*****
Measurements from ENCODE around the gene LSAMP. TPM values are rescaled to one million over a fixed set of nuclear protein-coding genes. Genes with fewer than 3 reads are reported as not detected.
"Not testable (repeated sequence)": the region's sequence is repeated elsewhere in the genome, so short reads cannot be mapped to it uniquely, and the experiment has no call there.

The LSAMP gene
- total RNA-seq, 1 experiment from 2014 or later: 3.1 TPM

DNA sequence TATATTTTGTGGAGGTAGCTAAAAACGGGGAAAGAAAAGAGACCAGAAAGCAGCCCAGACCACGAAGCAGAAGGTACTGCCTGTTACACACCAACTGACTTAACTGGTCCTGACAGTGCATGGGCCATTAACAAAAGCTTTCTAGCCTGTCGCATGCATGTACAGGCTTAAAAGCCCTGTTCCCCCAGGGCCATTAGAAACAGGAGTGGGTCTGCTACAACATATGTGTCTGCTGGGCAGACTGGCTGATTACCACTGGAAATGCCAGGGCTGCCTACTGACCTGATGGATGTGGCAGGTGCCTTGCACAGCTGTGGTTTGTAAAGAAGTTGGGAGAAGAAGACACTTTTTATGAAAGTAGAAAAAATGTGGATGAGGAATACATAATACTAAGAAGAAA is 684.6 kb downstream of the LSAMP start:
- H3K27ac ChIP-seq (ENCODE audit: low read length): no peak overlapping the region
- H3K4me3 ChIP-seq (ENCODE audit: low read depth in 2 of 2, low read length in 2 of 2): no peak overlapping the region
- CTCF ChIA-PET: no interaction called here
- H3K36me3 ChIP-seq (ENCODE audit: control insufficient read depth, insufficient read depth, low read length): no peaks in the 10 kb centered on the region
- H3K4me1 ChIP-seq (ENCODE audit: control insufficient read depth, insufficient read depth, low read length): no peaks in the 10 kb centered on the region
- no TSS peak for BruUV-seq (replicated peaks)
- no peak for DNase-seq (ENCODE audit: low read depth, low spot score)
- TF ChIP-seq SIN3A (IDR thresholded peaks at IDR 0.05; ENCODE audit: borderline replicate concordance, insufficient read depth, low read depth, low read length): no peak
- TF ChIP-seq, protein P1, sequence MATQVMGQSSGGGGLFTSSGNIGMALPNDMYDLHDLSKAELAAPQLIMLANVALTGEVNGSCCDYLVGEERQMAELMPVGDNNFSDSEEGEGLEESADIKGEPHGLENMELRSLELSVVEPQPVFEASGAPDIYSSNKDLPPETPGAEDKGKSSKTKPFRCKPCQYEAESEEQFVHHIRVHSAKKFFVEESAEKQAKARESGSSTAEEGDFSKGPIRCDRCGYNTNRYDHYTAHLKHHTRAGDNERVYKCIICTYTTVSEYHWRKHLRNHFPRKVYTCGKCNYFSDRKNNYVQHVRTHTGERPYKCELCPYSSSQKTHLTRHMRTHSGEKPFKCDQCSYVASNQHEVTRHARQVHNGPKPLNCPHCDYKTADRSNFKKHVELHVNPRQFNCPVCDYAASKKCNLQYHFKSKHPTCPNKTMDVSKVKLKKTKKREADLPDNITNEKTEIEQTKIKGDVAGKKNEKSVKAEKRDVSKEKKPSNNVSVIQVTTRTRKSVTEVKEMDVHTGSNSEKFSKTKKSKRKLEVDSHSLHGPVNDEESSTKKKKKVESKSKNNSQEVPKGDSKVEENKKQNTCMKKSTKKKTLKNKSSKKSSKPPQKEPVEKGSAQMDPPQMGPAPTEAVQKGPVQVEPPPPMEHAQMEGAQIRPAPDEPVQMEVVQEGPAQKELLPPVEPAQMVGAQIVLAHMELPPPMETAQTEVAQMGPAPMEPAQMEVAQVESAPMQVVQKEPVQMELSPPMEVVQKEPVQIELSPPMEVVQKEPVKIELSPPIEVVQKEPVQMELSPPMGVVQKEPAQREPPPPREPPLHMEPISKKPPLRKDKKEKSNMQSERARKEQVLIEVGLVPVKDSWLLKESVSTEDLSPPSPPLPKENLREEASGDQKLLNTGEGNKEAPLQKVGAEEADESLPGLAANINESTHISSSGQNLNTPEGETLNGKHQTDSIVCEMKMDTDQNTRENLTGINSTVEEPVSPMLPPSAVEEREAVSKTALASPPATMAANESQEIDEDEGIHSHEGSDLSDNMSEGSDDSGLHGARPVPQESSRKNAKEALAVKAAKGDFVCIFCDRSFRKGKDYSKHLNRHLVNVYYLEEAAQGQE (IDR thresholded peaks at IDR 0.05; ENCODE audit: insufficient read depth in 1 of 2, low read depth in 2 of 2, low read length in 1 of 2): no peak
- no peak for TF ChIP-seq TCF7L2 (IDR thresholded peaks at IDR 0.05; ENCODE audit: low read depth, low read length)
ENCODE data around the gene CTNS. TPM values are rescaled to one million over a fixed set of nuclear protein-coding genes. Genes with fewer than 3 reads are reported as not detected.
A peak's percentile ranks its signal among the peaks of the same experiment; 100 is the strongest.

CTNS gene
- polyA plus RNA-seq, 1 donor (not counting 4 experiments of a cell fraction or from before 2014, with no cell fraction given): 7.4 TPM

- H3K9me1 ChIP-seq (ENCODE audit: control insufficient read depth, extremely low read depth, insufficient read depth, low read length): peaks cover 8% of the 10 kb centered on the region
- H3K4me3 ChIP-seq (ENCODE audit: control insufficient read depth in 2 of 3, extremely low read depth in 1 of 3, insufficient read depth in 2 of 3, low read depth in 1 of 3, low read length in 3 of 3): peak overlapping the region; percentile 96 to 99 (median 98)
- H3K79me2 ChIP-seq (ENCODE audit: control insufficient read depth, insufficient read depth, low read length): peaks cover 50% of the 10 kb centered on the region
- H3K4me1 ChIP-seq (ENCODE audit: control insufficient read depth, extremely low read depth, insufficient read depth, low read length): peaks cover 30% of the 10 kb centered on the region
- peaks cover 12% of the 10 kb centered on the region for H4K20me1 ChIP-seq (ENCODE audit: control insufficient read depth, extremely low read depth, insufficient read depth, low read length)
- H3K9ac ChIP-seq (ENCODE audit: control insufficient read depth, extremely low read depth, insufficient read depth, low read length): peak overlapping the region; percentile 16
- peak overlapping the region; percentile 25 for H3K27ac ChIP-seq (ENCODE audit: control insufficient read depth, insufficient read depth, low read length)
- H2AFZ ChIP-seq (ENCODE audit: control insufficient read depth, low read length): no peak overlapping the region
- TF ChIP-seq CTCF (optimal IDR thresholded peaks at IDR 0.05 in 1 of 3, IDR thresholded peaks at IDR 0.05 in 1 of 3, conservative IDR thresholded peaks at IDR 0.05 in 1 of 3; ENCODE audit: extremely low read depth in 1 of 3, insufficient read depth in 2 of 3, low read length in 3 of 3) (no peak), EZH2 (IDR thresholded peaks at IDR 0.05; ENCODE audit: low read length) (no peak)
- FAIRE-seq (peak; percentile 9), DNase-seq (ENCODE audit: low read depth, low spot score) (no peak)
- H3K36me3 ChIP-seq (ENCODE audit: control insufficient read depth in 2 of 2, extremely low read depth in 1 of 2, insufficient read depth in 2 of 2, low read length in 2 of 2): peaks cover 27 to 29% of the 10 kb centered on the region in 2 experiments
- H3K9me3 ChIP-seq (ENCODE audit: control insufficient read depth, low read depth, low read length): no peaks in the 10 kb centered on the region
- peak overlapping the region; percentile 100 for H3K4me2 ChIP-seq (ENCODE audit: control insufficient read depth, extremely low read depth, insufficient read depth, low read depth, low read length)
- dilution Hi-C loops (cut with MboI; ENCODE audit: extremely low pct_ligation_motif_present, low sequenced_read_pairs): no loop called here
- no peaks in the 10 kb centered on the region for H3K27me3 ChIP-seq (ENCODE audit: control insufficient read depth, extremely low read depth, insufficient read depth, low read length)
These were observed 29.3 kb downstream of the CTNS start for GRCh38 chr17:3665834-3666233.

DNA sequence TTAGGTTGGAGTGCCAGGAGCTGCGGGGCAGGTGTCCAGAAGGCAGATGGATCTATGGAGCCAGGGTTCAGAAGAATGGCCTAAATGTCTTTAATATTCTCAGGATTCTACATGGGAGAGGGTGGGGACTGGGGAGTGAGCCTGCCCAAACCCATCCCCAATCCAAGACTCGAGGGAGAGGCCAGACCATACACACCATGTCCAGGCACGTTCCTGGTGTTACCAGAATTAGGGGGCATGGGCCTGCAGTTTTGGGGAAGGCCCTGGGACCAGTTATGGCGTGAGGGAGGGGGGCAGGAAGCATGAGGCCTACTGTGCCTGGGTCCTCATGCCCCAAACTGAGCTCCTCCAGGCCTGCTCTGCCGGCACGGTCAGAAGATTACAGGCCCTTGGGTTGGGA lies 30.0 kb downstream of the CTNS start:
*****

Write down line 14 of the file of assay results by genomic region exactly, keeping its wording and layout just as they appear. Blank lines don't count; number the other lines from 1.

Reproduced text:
- TF ChIP-seq, protein P1, sequence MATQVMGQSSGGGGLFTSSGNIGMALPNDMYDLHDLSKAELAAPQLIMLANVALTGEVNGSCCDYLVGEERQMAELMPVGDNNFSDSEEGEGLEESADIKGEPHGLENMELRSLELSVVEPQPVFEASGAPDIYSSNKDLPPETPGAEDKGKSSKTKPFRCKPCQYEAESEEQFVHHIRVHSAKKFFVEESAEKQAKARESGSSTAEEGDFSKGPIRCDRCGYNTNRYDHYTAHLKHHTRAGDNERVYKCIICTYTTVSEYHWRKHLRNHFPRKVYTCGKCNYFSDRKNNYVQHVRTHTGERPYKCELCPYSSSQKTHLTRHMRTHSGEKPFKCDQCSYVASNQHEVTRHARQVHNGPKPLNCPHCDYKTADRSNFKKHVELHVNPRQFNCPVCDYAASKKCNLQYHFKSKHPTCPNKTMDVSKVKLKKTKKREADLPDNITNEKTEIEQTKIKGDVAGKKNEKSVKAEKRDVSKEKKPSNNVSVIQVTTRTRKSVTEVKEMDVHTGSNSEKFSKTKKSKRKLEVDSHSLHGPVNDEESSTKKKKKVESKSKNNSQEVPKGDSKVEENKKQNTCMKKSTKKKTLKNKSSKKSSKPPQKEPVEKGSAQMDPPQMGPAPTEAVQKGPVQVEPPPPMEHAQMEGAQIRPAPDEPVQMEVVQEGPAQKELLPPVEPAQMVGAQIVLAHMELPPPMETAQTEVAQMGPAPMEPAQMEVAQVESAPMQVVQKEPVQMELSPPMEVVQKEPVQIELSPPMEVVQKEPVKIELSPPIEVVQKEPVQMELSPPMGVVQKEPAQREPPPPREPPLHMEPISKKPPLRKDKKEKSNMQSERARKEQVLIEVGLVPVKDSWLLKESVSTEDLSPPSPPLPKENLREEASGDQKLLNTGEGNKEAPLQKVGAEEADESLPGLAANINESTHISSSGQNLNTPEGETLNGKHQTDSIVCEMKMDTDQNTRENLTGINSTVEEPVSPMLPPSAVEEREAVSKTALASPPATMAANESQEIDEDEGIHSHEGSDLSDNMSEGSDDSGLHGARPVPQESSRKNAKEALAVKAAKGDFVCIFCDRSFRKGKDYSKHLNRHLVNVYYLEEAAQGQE (IDR thresholded peaks at IDR 0.05; ENCODE audit: insufficient read depth in 1 of 2, low read depth in 2 of 2, low read length in 1 of 2): no peak